Mayor Michael Nutter and others celebrated the 50th anniversary of the signing of the federal Voting Rights Act in the mayor’s reception room with a proclamation. He noted voting rights were being challenged in several states with restrictive voter registration laws and in many communities voter turn-out remains at an all-time low.
“The city of Philadelphia is the revered birthplace of America’s freedom,” Nutter said. “The Committee of Seventy partners with the Urban League of Philadelphia to observe the 50th anniversary of the passage of the Voting Rights Act. Therefore I do hereby proclaim Thursday, Aug. 6, 2015 to be Voting Rights Act Day in Philadelphia an urge all citizens to be aware of the continued importance of the VRA as it undergoes new challenges to its fundamental components.”
U.S. Rep Robert Brady (D-Pa.) a ranking member on the Committee on House Administration, said the work of securing and protecting the right to vote for all Americans is not over.
“While we mark the 50th anniversary of the Voting Rights Act and recognize that it was one of the most important civil rights achievements in the history of our nation we must pause because our work is not done,” Brady said. “In the midst of our anniversary recognition we must continue to work to restore the protections from the Voting Rights Act that were struck down by the Supreme Court two years ago. Proudly I am working with other House Democrats to advance legislation that would restore its full protections so that the victories of the Civil Rights Movement can continue to stand for our generation and generations to come.”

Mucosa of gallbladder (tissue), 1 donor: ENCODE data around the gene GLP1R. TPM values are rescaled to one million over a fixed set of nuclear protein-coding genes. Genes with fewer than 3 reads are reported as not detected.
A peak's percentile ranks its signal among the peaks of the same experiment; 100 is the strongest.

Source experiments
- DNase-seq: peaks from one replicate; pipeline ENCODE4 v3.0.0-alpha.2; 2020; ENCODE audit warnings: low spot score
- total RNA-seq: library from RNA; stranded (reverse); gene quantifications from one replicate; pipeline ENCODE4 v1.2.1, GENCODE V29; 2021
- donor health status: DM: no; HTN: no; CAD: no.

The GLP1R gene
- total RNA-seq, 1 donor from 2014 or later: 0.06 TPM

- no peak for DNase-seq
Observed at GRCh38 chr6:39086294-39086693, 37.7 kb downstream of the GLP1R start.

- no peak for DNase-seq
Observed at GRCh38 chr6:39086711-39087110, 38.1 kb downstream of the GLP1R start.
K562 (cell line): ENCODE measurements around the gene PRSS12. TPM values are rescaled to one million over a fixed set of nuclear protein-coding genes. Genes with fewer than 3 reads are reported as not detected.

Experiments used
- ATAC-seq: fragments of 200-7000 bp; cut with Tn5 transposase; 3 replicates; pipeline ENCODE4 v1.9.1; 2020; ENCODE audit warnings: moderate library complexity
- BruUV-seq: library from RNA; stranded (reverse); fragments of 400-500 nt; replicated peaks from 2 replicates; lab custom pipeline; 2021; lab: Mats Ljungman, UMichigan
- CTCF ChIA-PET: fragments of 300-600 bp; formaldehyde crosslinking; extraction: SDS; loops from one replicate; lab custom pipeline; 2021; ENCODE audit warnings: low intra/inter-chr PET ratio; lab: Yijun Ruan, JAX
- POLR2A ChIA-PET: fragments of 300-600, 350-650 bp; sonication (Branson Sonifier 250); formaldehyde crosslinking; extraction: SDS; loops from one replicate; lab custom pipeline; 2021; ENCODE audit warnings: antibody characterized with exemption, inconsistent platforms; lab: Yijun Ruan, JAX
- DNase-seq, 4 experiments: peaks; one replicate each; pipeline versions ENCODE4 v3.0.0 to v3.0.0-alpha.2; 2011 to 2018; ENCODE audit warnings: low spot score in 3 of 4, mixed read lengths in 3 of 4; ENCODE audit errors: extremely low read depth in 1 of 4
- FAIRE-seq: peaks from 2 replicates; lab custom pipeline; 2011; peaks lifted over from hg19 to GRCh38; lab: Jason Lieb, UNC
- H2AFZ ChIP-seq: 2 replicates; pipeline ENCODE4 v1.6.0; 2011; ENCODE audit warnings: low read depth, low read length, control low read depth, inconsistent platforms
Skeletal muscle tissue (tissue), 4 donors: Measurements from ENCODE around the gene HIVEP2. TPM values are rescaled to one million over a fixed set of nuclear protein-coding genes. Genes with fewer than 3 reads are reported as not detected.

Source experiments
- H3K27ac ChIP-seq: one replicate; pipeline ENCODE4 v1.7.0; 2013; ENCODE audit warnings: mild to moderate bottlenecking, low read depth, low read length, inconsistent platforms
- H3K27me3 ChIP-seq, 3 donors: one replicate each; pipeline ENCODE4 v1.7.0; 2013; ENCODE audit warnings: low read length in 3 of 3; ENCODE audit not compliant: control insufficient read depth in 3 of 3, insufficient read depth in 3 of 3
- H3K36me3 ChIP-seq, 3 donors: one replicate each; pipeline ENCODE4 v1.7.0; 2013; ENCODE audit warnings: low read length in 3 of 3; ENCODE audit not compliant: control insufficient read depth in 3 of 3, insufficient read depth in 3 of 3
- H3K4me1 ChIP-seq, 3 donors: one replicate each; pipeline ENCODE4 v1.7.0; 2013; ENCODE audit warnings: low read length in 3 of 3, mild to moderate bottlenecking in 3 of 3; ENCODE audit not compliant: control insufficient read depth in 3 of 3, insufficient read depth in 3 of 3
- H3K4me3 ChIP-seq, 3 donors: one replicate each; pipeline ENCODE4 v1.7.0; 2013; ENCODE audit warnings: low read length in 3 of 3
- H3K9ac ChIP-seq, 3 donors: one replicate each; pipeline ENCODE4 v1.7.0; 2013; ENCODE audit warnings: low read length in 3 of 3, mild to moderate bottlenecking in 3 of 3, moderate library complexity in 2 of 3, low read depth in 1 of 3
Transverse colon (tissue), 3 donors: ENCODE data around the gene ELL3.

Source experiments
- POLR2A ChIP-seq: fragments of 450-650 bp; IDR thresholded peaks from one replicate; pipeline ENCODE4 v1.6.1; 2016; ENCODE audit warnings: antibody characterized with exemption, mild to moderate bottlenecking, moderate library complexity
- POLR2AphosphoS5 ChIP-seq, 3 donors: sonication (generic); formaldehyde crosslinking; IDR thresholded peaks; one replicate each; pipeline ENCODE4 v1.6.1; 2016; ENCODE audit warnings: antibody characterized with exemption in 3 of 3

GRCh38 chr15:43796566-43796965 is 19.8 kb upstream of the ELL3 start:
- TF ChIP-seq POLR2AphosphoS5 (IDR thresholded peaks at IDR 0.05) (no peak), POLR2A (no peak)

Also of significance is that Congress has yet to take any action against the U.S. Supreme Court decision that critics called a major setback to democracy. In 2013, the Supreme Court voted in a 5-to-4 ruling to invalidate a major provision of the VRA.
State Sens. Vincent Hughes and Art Haywood joined election advocates from across Philadelphia to call for a new era of voting rights for Pennsylvanians. They also called on Congress to reauthorize the Voting Rights Act in a manner that complies with U.S. Supreme Court rulings.
Hughes has introduced Senate Bill 806. It would automatically register an eligible voter whenever they interact with government agencies, said Hughes’s spokesman Ben Waxman. The bill’s number, 806, also commemorates the Aug. 6 signing of the Voting Rights Act.
“I am proud to have introduced this bill on the 50th anniversary of the introduction of the federal Voting Rights Act,” Hughes said. “Any individual who applies for employment with a government agency, applies for a state license or permit, applies for a state program, or public benefits, or applies for admission to a state-owned or state-related university will automatically be registered to vote based on information included in the application.”